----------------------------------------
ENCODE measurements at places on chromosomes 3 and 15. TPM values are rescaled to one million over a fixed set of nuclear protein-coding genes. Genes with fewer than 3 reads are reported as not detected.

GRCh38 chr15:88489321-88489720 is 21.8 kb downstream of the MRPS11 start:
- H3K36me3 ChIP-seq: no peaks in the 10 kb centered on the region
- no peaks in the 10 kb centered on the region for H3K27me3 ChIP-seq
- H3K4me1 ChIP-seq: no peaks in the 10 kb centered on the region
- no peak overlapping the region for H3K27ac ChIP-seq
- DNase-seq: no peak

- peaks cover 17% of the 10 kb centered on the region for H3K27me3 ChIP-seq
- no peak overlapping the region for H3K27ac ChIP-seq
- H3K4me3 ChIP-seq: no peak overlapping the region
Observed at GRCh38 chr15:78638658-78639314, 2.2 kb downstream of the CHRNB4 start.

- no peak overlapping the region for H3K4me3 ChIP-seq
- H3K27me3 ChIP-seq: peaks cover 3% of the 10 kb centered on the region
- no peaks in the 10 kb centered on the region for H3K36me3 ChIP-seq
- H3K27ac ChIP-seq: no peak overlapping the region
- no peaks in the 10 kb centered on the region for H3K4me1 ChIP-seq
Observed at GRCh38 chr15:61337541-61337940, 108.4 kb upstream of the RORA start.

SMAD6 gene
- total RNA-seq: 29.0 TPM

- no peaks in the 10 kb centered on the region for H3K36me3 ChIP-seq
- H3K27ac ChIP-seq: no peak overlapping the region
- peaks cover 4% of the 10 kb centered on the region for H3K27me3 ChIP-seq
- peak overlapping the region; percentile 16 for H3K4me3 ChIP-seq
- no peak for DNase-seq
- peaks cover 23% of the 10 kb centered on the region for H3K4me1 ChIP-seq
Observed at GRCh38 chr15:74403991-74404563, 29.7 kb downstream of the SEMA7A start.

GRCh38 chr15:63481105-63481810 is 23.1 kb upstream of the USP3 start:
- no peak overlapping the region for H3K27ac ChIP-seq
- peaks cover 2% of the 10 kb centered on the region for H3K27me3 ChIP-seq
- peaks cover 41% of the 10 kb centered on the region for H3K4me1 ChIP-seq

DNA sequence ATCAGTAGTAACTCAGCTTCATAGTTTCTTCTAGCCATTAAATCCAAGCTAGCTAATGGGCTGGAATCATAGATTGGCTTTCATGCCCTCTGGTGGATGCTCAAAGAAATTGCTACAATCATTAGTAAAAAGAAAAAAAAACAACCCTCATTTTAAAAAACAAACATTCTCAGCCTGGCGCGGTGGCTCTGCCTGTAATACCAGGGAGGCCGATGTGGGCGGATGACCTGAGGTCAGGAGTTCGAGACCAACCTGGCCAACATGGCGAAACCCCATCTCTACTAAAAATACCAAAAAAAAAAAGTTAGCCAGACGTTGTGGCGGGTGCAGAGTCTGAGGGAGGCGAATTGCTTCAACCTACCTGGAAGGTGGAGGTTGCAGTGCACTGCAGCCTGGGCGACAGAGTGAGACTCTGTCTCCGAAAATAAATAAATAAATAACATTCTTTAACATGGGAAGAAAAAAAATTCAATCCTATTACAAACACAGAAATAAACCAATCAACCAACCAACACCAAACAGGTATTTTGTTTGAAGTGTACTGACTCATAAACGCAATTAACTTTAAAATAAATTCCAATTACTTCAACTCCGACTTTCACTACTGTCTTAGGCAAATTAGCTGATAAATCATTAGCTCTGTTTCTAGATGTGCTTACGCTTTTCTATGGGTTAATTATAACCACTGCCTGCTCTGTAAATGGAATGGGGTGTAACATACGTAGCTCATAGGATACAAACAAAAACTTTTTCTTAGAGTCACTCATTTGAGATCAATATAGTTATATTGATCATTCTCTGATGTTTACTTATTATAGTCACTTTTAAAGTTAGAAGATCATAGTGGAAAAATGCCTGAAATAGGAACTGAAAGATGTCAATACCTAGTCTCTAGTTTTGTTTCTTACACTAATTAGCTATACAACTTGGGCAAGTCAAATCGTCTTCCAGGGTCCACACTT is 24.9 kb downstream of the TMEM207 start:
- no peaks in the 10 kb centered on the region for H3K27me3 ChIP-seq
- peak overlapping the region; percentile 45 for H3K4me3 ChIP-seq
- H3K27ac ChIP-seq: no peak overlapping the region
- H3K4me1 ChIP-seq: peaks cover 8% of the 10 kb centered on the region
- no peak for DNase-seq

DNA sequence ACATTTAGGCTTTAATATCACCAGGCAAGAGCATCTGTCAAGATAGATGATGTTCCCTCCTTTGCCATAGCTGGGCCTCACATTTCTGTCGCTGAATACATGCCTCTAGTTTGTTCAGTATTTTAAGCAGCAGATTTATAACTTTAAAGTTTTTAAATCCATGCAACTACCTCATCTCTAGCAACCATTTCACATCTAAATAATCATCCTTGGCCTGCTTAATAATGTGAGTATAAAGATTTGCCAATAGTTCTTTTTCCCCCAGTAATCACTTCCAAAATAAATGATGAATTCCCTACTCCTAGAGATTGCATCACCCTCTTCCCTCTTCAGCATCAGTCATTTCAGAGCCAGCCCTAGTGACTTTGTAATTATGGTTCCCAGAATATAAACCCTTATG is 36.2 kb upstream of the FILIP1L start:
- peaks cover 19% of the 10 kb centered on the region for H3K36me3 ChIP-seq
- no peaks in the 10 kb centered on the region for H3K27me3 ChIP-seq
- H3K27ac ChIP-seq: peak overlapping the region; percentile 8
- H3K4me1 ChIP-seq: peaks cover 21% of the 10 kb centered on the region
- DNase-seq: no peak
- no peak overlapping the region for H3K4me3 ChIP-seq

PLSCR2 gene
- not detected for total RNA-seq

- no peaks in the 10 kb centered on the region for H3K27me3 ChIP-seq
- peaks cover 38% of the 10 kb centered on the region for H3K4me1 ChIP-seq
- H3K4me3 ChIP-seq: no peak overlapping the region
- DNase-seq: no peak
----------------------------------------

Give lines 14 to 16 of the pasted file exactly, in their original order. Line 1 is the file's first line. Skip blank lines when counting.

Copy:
- no peaks in the 10 kb centered on the region for H3K36me3 ChIP-seq
- H3K27ac ChIP-seq: no peak overlapping the region
- no peaks in the 10 kb centered on the region for H3K4me1 ChIP-seq